The King is Dead

Wednesday, July 20, 2016

Game of Drow

My copy is currently helping to prop up a buckling shelf.
All of my RPG campaigns eventually become about politics. This is logical – the escalating power of every character type from fantasy world thieves to modern superheroes means that there will come a time they must interact with authorities and (hopefully) accept some responsibility to make the world a better place – but I tend to jump the gun. No matter how much I swear I’m going to stay away from scheming and coalition building and the like, I always seem to start dragging those aspects into the campaign before the PCs reach the equivalent of 3rd level.

Admittedly, I like scheming and coalition building and the like. It’s why (the admittedly belated) The King is Dead is built around secret societies and fighting the very state the heroes live in. And that’s why my ultimate bucket list campaign is a game of drow politics.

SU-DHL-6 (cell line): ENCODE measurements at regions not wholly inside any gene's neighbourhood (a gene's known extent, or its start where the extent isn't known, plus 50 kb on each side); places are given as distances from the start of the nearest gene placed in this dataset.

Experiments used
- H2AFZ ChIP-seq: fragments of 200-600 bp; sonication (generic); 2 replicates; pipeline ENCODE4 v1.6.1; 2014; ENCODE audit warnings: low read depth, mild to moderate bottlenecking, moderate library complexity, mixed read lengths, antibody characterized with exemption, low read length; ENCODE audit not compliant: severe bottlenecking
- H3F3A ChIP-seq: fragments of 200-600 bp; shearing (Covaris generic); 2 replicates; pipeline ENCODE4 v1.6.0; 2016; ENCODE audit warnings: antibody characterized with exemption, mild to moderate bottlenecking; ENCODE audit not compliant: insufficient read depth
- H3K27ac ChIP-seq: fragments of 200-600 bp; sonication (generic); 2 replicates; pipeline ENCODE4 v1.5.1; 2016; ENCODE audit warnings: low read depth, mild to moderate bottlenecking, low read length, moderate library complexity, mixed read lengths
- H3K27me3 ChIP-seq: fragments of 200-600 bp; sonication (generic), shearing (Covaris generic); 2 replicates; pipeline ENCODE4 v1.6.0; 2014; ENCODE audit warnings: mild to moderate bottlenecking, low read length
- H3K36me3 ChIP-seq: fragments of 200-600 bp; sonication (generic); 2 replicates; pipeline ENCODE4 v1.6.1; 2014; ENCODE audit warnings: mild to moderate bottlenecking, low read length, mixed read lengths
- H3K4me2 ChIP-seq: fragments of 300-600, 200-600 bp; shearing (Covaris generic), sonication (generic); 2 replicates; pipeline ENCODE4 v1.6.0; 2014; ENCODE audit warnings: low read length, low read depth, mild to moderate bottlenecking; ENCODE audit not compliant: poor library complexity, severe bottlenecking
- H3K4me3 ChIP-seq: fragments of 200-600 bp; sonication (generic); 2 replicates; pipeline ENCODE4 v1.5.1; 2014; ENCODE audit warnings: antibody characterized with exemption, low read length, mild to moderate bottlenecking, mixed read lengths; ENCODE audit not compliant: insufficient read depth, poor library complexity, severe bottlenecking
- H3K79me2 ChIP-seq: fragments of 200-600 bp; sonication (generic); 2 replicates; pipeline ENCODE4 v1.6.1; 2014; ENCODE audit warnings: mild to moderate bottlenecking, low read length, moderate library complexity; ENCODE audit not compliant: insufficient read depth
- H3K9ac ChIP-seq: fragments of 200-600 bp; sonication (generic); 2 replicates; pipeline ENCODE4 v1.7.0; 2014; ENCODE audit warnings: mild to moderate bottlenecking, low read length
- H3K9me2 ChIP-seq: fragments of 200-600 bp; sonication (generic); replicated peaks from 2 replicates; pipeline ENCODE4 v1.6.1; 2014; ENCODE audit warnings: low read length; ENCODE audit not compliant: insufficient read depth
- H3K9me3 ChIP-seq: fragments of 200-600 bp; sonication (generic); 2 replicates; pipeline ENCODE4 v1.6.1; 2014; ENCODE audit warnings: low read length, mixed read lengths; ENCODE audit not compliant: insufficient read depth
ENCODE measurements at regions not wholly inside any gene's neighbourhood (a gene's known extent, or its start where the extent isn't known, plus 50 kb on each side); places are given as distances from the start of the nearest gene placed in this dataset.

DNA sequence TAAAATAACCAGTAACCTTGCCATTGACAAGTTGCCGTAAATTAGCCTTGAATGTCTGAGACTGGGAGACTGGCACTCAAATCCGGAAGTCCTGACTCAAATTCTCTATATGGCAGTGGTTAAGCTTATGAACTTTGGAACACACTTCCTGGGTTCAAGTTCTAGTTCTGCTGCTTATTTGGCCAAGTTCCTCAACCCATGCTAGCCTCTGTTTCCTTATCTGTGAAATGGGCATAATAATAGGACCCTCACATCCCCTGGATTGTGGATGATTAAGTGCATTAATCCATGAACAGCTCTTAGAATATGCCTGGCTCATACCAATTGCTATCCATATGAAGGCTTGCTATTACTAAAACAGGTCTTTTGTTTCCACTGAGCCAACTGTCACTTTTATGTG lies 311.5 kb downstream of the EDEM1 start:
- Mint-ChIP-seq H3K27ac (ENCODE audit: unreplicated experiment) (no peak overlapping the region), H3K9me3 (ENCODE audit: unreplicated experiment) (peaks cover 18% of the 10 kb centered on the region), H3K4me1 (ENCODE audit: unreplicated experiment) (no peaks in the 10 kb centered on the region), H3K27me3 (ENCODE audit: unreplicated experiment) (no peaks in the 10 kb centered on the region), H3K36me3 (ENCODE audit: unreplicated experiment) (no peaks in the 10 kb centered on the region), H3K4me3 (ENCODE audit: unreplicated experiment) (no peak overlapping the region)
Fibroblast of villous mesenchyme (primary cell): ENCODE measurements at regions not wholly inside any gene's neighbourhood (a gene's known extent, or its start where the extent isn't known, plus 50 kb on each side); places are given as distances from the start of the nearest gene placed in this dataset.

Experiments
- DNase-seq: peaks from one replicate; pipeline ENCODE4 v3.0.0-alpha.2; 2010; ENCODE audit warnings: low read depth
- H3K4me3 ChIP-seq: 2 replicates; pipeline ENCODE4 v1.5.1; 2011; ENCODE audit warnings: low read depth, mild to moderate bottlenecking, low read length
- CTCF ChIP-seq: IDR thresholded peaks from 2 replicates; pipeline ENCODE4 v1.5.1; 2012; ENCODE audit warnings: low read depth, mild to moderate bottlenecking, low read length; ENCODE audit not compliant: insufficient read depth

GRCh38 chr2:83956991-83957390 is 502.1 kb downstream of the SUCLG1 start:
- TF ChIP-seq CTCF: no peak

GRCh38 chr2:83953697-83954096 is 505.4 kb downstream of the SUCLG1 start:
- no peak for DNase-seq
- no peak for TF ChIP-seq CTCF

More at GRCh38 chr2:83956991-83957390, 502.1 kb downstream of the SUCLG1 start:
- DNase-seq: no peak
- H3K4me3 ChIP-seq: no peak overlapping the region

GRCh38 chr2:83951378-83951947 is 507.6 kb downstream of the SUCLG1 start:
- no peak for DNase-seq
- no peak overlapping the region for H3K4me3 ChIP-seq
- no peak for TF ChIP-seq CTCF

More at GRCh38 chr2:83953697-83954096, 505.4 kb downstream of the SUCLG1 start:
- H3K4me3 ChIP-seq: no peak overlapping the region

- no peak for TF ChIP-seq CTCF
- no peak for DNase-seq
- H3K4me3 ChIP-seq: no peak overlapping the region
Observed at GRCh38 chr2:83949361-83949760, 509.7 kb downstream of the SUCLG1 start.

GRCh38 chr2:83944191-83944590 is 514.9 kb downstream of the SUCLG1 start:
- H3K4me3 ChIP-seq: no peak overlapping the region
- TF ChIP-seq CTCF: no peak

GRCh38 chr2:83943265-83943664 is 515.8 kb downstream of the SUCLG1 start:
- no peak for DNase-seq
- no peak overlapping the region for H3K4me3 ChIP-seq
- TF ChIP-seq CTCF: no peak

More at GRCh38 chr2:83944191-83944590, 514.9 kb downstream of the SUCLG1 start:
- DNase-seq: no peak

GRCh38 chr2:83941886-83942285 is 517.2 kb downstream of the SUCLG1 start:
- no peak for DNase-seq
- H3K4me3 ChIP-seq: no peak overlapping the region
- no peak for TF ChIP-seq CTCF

Yes, I’m aware of how problematic the drow are. Yes, I know this is not an original idea by any stretch of the imagination. Heck, I’d probably use my old and sadly underutilized copy of the AD&D 2nd Edition Menzoberranzen boxed set as the basis for the campaign (though I vaguely remember the pre-generated PCs being really boring – or maybe I just hated the art for them).
Unfortunately, I can’t imagine a campaign like this being possible for a bunch of fortysomething adults with kids and jobs (and writing obligations). It instinctually feels like the sort of role-playing-intensive game only high school kids and college undergrads have time for.
Except… Maybe not.
Maybe the key would be to abstract large portions of the politics and treat them almost as a board game. Perhaps influence could actually be tracked with points, then literally spent to buy off problems rather than being resolved with time-consuming role-played negotiations. The players could spend influence points and narrate the results, and I as GM could spend NPC influence points to counter those actions, forcing the players to resolve things in role-playing scenes when I want the drama.
(Or something like that. It’s early and I’m mainly writing this as a warm-up to this afternoon’s work on TKiD.)
Hmm… I’ve always assumed that if I could get a game like this going, it would naturally be a D&D campaign – but now I have to wonder if the greater level of abstraction would be better for Savage Worlds. Or maybe I should actually read Houses of the Blooded.

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